More is better? Not necessarily true. We know that our joints can take a beating during ultra events — but what about your gut? Here’s an interesting guest post by Honor Whiteman about two recent studies investigating some unexpected effects of extreme exercise:
Extreme Exercise may lead to Sepsis, study finds
The health benefits of exercise are well documented, but two new studies by researchers from Monash University in Melbourne, Australia, find exercising at extreme levels may do more harm than good – it could lead to blood poisoning.
People running a marathon
On analyzing blood samples from marathon runners taken immediately after the extreme endurance event, researchers identified markers of sepsis.
The studies – both led by Dr. Ricardo Costa of the Department of Nutrition and Dietetics at Monash – are published in the International Journal of Sports Medicine and Exercise Immunology Reviews.
Blood poisoning, also known as septicemia or sepsis, occurs when immune chemicals leak into the bloodstream, triggering an overactive inflammatory response. This can lead to blood clots and leaking vessels, impairing blood flow and preventing the body’s organs from receiving the required oxygen and nutrients.
According to the Centers for Disease Control and Prevention (CDC), more than 1 million people in the US develop sepsis each year, with around 28-50% of these individuals dying from the condition.
Infants and children, elderly individuals, people with chronic illnesses – such as cancer or AIDS – people who have suffered severe burns or physical trauma and those with a weakened immune system are at highest risk of sepsis.
However, the latest research from Dr. Costa and colleagues suggests extreme exercise may also be a risk factor for the condition.
The Physical Activity Guidelines for Americans recommend adults engage in at least 150 minutes of moderate-intensity aerobic activity or 75 minutes of vigorous-intensity aerobic activity each week.
But while it is estimated that almost half of us fail to meet these guidelines, some of us are on the other side of the fence, exercising to extremes.
According to Dr. Costa, exercising for more than 4 hours in one session is deemed extreme, as is engaging in repetitive days of endurance exercising. Such practices are common among people taking part in extreme endurance events, such as marathons, who often engage in these events during periods of high heat, putting extra strain on the body.
“Exercising in this way is no longer unusual – waiting lists for marathons, Ironman triathlon events and ultra-marathons are the norm and they’re growing in popularity,” notes Dr. Costa.
Marathon runners had markers of sepsis in blood samples
For the studies, the team analyzed blood samples from 17 individuals who took part in a 24-hour ultra marathon and 19 people who took part in a multi-stage ultra marathon. Blood samples were taken from each participant immediately before and after the events, and all samples were compared with samples from control participants.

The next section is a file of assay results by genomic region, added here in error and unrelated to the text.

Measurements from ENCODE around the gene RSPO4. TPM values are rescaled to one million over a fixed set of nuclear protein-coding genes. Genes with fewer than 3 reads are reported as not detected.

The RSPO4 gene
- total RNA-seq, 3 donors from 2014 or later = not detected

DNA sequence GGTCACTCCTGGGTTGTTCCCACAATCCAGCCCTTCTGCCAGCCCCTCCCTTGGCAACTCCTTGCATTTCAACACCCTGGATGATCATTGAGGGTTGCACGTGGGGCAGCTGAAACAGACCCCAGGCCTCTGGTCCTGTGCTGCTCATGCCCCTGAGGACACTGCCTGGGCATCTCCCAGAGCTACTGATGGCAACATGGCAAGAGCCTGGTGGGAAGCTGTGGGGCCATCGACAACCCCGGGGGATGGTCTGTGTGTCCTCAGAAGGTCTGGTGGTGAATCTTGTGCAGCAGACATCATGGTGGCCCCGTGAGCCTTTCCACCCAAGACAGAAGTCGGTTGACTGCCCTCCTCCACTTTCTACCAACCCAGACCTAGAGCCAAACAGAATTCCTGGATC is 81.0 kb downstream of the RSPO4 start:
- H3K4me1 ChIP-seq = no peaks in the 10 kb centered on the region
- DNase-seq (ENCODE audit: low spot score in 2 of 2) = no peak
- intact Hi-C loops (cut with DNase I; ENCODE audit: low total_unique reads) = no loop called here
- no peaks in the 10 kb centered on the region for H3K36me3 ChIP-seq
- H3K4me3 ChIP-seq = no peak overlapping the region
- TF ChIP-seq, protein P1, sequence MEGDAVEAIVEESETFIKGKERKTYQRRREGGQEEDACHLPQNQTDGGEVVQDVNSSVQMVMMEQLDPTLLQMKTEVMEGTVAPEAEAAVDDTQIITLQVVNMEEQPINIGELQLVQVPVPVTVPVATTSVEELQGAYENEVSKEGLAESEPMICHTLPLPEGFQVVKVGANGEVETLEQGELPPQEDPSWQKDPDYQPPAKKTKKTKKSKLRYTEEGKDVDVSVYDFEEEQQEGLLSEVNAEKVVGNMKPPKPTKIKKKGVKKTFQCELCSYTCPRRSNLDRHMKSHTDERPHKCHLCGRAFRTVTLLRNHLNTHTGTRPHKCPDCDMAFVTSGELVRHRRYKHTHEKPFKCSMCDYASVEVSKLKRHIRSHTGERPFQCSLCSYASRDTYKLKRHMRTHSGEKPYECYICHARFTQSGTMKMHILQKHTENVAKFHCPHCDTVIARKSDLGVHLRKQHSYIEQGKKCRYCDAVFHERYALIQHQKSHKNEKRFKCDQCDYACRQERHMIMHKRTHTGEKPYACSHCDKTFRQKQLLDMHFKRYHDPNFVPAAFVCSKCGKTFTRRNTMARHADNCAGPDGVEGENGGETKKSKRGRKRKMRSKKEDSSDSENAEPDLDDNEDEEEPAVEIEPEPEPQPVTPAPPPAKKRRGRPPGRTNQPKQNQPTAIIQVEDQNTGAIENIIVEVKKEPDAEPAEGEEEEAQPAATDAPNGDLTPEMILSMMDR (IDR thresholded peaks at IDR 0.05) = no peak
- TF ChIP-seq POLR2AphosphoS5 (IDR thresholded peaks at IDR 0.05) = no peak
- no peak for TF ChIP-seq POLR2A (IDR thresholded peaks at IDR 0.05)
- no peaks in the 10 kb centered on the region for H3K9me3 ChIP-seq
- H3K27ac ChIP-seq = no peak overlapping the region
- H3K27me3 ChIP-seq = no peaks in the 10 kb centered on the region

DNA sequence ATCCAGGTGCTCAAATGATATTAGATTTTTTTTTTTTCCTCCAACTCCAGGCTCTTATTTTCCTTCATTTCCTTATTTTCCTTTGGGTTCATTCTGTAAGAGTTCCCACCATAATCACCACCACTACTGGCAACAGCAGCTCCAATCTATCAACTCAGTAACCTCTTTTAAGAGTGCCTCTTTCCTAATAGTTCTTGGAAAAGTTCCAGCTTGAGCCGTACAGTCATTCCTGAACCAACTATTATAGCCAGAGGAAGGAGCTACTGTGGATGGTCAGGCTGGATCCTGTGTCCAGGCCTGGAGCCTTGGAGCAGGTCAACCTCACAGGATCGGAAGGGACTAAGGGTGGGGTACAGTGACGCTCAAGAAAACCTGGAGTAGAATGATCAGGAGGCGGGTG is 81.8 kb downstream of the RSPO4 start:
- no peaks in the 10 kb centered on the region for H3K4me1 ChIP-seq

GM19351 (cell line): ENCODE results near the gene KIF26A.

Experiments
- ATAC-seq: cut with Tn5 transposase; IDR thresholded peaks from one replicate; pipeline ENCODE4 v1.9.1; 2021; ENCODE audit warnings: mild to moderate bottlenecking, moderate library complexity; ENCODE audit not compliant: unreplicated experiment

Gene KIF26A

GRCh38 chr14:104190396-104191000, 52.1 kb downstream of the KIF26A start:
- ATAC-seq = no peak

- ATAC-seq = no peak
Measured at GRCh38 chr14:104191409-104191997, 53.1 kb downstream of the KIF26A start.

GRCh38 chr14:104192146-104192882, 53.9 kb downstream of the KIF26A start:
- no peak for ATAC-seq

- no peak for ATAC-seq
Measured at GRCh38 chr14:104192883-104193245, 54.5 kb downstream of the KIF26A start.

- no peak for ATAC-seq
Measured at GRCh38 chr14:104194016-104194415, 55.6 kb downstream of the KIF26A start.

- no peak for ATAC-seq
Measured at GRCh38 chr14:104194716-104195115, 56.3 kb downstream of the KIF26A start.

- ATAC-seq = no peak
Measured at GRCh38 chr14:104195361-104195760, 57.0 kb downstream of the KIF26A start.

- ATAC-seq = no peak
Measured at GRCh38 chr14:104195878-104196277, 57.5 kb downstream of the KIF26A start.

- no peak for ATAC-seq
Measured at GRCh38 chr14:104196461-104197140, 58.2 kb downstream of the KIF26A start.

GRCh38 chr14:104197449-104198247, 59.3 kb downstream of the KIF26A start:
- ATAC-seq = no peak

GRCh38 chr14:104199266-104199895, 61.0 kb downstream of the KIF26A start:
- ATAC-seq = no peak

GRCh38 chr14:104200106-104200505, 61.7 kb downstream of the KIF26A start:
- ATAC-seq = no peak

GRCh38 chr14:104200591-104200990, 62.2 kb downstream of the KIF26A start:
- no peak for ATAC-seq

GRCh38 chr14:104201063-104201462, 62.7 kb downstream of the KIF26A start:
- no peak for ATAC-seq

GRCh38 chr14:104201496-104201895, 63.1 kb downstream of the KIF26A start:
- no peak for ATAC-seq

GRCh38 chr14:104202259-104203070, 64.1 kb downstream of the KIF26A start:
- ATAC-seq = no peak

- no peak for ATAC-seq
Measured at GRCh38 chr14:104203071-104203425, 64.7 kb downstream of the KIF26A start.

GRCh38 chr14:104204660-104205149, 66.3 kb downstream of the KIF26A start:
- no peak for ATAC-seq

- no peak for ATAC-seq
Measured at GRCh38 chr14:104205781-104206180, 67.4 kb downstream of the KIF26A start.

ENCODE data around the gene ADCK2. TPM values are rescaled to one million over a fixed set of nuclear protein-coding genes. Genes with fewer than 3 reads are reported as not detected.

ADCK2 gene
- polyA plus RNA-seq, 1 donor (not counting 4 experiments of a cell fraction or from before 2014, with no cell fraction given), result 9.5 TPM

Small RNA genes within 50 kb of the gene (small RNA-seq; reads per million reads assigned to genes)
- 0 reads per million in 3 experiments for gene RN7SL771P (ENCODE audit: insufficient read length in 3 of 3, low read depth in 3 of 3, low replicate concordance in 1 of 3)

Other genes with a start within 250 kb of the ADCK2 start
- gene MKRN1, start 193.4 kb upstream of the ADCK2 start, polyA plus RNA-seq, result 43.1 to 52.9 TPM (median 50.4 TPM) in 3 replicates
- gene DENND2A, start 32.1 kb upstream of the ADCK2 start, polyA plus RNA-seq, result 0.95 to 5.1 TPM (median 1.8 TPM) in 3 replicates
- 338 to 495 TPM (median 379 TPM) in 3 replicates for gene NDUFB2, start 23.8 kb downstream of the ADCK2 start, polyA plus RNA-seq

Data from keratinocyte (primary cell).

In almost all of the blood samples taken from study participants after marathon completion, the researchers identified markers identical to those found in blood samples of patients who are admitted to the hospital for sepsis.
“Blood samples taken before and after the events, compared with a control group, proved that exercise over a prolonged period of time causes the gut wall to change, allowing the naturally present bacteria, known as endotoxins, in the gut to leak into the bloodstream,” Dr. Costa explains. “This then triggers a systemic inflammatory response from the body’s immune cells, similar to a serious infection episode.”
Note: Since endotoxins are not bacteria, for “…the naturally present bacteria, known as endotoxins…” a better phrase would perhaps be “…the naturally present bacteria, which SECRETE endotoxins…”
Interestingly, the team found that participants who were fitter and spent a longer period of time training for the marathons had higher levels of an anti-inflammatory cytokine called Interleukin 10 in their blood, which offset any negative health effects caused by the endotoxin-induced immune response.
Their findings, the team says, emphasize the importance of following guidelines when it comes to taking part in extreme endurance events. Dr. Costa adds:
“It’s crucial that anyone who signs up to an event gets a health check first and builds a slow and steady training program, rather than jumping straight into a marathon, for example, with only a month’s training.
The body has the ability to adapt and put a brake on negative immune responses triggered by extreme endurance events. But if you haven’t done the training and you’re unfit – these are the people who can get into trouble.”
In future research, the team plans to further investigate how exercise affects gut integrity function in both high- and low-heat environments, as well as uncover ways in which exercise-induced gut damage may be prevented.
In October 2013, Medical News Today reported on a study suggesting marathon running may have a negative impact on the heart, reducing left and right ventricular function.